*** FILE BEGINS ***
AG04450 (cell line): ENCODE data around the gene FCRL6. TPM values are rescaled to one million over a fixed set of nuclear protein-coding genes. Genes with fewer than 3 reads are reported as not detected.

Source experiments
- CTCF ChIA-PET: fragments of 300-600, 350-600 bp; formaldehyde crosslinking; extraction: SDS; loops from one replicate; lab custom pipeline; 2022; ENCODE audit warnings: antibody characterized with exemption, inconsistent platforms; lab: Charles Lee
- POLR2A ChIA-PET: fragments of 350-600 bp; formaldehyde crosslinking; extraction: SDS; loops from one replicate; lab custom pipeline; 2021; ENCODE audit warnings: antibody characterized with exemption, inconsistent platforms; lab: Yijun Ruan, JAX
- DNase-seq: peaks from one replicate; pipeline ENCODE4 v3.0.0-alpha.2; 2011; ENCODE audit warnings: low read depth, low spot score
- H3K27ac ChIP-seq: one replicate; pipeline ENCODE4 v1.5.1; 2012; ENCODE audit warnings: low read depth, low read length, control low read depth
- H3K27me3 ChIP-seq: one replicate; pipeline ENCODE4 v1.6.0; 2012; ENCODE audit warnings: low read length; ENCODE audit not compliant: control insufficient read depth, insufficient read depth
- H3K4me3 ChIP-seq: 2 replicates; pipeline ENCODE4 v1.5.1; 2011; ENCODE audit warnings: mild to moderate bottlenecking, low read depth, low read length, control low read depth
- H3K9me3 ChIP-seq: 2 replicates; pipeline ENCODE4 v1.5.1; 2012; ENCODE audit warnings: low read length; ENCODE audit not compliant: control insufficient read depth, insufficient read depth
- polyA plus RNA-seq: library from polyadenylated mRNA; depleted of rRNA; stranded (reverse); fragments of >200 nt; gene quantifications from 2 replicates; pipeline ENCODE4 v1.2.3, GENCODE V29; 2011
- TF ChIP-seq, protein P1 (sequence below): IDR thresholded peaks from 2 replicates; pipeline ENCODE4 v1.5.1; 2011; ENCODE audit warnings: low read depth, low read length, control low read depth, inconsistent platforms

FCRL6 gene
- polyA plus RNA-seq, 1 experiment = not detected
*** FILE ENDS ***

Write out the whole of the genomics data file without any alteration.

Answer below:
AG04450 (cell line): ENCODE data around the gene FCRL6. TPM values are rescaled to one million over a fixed set of nuclear protein-coding genes. Genes with fewer than 3 reads are reported as not detected.

Source experiments
- CTCF ChIA-PET: fragments of 300-600, 350-600 bp; formaldehyde crosslinking; extraction: SDS; loops from one replicate; lab custom pipeline; 2022; ENCODE audit warnings: antibody characterized with exemption, inconsistent platforms; lab: Charles Lee
- POLR2A ChIA-PET: fragments of 350-600 bp; formaldehyde crosslinking; extraction: SDS; loops from one replicate; lab custom pipeline; 2021; ENCODE audit warnings: antibody characterized with exemption, inconsistent platforms; lab: Yijun Ruan, JAX
- DNase-seq: peaks from one replicate; pipeline ENCODE4 v3.0.0-alpha.2; 2011; ENCODE audit warnings: low read depth, low spot score
- H3K27ac ChIP-seq: one replicate; pipeline ENCODE4 v1.5.1; 2012; ENCODE audit warnings: low read depth, low read length, control low read depth
- H3K27me3 ChIP-seq: one replicate; pipeline ENCODE4 v1.6.0; 2012; ENCODE audit warnings: low read length; ENCODE audit not compliant: control insufficient read depth, insufficient read depth
- H3K4me3 ChIP-seq: 2 replicates; pipeline ENCODE4 v1.5.1; 2011; ENCODE audit warnings: mild to moderate bottlenecking, low read depth, low read length, control low read depth
- H3K9me3 ChIP-seq: 2 replicates; pipeline ENCODE4 v1.5.1; 2012; ENCODE audit warnings: low read length; ENCODE audit not compliant: control insufficient read depth, insufficient read depth
- polyA plus RNA-seq: library from polyadenylated mRNA; depleted of rRNA; stranded (reverse); fragments of >200 nt; gene quantifications from 2 replicates; pipeline ENCODE4 v1.2.3, GENCODE V29; 2011
- TF ChIP-seq, protein P1 (sequence below): IDR thresholded peaks from 2 replicates; pipeline ENCODE4 v1.5.1; 2011; ENCODE audit warnings: low read depth, low read length, control low read depth, inconsistent platforms

FCRL6 gene
- polyA plus RNA-seq, 1 experiment = not detected